As West labors in Libya and Syria, Russia seizes an opportunity

The military stalemate in Libya and the diplomatic hesitation over condemning Syria have created an opportunity for Russia to present itself to the Middle East as the un-NATO.

Ivan Sekretarev/AP
Russian presidential envoy Mikhail Margelov, left, and Libyan Prime Minister Al-Baghdadi al-Mahmoudi, right, smile during their meeting in Tripoli, Libya, on Thursday. Hours after NATO airstrikes pounded the area near Libyan leader Moammar Gadhafi's compound again before dawn Thursday, Margelov turned up at a bombing site while on a visit to Tripoli for talks on ending the civil war.

With the West, including the United States, stuck in a military stalemate in Libya, Russia is busy offering itself to the region as the un-NATO.

Just weeks after abstaining (rather than vetoing) a United Nations Security Council resolution authorizing the use of force in Libya, Russia is now pressing for a diplomatic solution to replace military intervention in Libya.

And Russia modeling itself to the region as an alternative to an interventionist West does not stop there.

It also is balking at a Europe-sponsored and US-backed UN resolution on Syria it says it fears would be used as a pretext for more military action. And this week it teamed up with China to castigate the West for overstepping bounds the two countries said have been set by the United Nations.

The Russians “suddenly see an opportunity for themselves in the Middle East,” says Paul Saunders, a Russia specialist at the Center for the National Interest in Washington.

The Arab Spring was not a natural climate for Russian influence to thrive in, but the NATO stalemate in Libya and regional qualms about international action on Syria “leave them feeling they have more flexibility and an opportunity to build up their influence,” Mr. Saunders says. “They know that a lot of countries in the region would prefer to see negotiated settlements.”

On Thursday, Russia’s envoy to Libya, Mikhail Margelov, met in Tripoli with Libya’s prime minister and foreign minister. Mr. Margelov appeared to achieve no breakthroughs, but he emphasized the need for a diplomatic solution to the conflict, saying Libyan leader Muammar Qaddafi “is not prepared to leave, and …will talk about the country’s future only after a cease-fire.”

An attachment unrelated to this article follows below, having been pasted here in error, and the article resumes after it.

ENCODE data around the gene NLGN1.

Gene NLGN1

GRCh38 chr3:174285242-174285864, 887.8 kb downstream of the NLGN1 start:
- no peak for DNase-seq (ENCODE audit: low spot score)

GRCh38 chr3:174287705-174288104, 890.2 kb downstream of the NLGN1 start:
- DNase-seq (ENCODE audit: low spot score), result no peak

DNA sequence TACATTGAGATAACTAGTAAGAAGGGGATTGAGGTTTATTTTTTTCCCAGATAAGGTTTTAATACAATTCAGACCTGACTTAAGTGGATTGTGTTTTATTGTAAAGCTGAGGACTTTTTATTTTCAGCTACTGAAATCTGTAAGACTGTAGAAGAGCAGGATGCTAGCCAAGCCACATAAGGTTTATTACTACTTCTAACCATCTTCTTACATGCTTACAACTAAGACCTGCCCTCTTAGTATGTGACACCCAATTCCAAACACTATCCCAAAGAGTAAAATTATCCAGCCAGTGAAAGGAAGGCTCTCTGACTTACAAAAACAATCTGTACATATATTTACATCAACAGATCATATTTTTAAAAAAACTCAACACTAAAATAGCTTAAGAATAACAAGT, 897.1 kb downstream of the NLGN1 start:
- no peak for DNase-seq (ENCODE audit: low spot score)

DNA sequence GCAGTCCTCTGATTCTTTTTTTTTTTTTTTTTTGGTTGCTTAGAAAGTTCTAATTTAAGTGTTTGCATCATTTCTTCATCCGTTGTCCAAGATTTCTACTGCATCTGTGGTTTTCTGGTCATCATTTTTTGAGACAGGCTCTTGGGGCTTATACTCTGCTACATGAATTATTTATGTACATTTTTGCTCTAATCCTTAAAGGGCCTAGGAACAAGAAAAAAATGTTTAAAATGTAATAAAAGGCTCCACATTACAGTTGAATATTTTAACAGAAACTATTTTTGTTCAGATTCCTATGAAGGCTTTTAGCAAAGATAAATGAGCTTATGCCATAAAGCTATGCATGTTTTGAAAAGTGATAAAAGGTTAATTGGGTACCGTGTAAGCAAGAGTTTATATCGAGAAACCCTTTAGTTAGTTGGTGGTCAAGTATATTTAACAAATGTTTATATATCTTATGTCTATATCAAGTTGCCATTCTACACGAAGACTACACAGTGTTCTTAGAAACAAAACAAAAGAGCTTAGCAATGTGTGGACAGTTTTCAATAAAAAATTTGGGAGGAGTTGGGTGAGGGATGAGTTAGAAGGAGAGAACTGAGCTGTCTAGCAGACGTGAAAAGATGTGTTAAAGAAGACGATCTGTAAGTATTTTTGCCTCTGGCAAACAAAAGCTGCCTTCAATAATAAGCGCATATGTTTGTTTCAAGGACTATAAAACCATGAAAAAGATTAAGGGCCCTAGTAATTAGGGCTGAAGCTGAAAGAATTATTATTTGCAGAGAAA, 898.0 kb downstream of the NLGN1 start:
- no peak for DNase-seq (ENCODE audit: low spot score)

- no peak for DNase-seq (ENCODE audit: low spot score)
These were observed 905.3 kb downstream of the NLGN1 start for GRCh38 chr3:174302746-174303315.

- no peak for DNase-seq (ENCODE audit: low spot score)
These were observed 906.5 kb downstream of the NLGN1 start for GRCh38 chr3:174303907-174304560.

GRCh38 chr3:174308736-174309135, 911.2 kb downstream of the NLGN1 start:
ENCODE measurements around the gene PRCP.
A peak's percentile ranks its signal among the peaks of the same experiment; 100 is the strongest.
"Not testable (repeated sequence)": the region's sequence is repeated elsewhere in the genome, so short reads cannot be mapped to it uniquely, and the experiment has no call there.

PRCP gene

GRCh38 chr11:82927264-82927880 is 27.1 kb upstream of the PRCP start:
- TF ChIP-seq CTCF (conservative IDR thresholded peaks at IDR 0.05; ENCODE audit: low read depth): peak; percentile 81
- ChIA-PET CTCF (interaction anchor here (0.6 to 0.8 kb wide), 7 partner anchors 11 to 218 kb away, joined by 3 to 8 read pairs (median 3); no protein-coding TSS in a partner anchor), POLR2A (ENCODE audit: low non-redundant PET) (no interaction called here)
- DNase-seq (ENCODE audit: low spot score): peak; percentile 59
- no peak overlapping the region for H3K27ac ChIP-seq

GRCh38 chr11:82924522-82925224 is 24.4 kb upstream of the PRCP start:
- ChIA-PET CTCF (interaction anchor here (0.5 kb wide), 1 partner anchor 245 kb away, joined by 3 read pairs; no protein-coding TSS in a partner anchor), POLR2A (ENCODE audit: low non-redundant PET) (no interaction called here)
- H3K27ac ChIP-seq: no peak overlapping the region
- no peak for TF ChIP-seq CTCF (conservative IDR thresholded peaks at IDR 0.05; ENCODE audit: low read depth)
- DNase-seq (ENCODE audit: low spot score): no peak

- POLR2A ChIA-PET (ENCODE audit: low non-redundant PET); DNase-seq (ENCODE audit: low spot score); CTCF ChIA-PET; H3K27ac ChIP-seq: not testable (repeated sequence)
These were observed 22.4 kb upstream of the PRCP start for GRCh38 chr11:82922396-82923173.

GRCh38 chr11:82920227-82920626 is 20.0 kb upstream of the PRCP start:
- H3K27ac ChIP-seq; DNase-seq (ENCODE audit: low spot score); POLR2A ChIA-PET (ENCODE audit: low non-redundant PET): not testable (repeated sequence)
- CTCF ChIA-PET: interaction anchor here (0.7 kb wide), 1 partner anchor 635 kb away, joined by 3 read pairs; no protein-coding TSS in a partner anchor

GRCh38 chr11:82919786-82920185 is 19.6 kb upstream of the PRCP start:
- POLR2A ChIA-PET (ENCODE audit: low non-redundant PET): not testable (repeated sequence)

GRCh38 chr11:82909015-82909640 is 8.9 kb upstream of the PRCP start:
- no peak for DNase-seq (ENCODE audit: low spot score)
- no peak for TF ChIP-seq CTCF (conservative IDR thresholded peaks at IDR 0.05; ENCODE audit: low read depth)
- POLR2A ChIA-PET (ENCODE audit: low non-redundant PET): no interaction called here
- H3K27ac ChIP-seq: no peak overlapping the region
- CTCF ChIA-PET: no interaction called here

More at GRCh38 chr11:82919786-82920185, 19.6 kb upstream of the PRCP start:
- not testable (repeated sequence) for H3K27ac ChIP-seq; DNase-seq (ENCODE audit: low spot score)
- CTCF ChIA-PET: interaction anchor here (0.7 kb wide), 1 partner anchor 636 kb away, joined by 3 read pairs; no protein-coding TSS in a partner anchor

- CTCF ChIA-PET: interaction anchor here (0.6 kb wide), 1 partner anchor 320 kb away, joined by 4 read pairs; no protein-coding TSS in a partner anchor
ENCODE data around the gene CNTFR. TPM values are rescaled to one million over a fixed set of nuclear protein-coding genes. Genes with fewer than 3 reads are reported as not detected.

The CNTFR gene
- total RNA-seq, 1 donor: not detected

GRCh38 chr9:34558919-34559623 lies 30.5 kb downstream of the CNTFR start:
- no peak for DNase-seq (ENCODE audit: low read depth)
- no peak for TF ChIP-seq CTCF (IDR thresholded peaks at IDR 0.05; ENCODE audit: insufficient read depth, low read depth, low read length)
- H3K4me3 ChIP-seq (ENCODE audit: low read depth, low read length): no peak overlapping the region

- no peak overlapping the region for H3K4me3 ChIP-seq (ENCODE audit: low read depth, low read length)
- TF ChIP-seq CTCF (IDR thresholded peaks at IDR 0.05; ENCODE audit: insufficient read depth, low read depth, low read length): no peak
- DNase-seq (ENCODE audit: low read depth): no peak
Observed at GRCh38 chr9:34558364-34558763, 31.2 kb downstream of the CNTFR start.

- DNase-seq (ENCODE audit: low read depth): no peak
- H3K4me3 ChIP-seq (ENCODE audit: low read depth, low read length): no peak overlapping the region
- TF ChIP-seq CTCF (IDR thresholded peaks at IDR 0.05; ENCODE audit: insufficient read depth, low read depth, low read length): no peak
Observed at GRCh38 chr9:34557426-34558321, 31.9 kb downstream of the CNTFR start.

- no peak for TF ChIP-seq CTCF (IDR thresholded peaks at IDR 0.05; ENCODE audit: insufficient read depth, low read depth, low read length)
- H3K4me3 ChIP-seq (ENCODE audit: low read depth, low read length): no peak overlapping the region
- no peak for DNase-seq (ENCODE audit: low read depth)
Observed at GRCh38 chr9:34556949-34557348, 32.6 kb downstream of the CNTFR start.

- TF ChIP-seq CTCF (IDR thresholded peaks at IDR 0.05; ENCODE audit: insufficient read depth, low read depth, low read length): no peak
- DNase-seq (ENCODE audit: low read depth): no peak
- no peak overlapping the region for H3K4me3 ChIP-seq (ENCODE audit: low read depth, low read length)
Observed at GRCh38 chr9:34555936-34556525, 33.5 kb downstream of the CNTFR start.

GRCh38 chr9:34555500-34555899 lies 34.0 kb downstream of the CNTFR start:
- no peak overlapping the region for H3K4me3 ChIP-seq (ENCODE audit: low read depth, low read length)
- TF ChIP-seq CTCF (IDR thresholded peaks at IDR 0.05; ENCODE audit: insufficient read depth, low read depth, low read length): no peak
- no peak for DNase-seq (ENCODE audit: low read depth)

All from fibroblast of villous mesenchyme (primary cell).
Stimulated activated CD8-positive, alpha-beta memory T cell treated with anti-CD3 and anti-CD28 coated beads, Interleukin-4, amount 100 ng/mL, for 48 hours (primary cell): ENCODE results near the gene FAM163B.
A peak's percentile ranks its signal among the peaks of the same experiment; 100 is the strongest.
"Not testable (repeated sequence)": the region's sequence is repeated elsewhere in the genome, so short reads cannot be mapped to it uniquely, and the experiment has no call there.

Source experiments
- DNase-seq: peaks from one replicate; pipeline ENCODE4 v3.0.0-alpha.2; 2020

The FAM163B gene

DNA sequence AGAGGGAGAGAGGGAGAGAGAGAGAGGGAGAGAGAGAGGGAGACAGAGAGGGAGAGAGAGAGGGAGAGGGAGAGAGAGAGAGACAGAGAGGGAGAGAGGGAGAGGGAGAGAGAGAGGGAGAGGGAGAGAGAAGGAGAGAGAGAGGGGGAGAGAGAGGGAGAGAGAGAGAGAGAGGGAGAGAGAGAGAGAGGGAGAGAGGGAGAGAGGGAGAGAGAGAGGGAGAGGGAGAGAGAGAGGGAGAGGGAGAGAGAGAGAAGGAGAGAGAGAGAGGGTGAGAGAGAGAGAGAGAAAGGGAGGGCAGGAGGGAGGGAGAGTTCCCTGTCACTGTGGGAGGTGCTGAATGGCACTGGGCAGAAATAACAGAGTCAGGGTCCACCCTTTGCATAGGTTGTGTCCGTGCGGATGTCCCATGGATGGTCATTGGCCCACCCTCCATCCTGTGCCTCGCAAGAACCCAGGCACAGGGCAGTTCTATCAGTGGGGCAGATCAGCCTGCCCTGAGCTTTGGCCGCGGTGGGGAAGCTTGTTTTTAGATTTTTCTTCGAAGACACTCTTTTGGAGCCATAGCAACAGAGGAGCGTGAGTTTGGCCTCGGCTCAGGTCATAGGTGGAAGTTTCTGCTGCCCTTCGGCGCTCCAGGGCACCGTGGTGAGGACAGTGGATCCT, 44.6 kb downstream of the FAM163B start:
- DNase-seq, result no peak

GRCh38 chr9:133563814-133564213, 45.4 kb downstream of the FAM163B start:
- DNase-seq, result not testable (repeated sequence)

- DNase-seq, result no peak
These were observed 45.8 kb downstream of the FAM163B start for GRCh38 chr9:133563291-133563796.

Also this week, Russia and China issued a joint declaration berating unspecified nations for “the willful interpretation and expanded application” of two resolutions on Libya the Security Council approved earlier this year. The statement, signed in Moscow by Russian President Dmitry Medvedev and Chinese President Hu Jintao, reflected the two UN-veto-wielding powers’ displeasure with NATO’s air campaign in Libya.

The statement also dampened the hopes of France, Britain, Germany, and Portugal that the Security Council resolution they have proposed for expressing the UN’s condemnation of state-sponsored violence in Syria will pass any time soon.

With Russia balking at any UN action on Syria, the European Union indicated Friday it will move ahead on a third round of sanctions against the government of Bashar al-Assad without the blessing of UN action. Officials say momentum is building for EU leaders to adopt new sanctions on Syrian officials and companies when they meet June 24.

Continuing and in some cases spreading violence in Syria – the first deaths were reported in the country’s second-largest city of Aleppo Friday – is prompting the move-ahead on sanctions even without UN action, EU officials said.

Saunders at the Center for the National Interest says Russia has a long history of feeling duped by the US on implementation of resolutions passed by the Security Council, where both countries wield a veto.

“Russian leaders feel they have been burned over and over again by the US in the Security Council,” he says. “They will cite the example of Iraq, of course, but it goes back to the former Yugoslavia, and NATO going ahead without UN approval on a bombing campaign there,” Saunders adds.

“They even add Iran to their list, and talk about how the US and the EU went ahead with their own sanctions on Iran after the Security Council adopted what they thought was a common way forward.”

Russia is hardly a newcomer to the Middle East, having cultivated relationships with several states during the Cold War. Syria in particular was a Soviet client and most of its arms are of Russian origin.

Russia has a “long-term calculus” for where it wants to be in the Middle East, Saunders says, and an image as the non-interventionist major power fits in its vision. “They want to be able to maintain and develop some kind of visible and influential role and be able to advance Russia’s economic interests in the region,” he says.

Right now, being the power that stands against outside intervention fits that self-image. In this context, perhaps the only thing that might shift Russia to the side of tougher international pressure – on Syria, for example – would be if countries in the region begin calling for action against the Assad regime.

“The Arab League and African Union demanding international action against Qaddafi put the Russians in an awkward position and led to them abstaining [in the Security Council] on Libya,” Saunders says. “If the Arab League or some other group of countries in the region were to come under domestic pressure to do something on Syria,” he adds, “then you might see Russia reluctantly shift its stance.”

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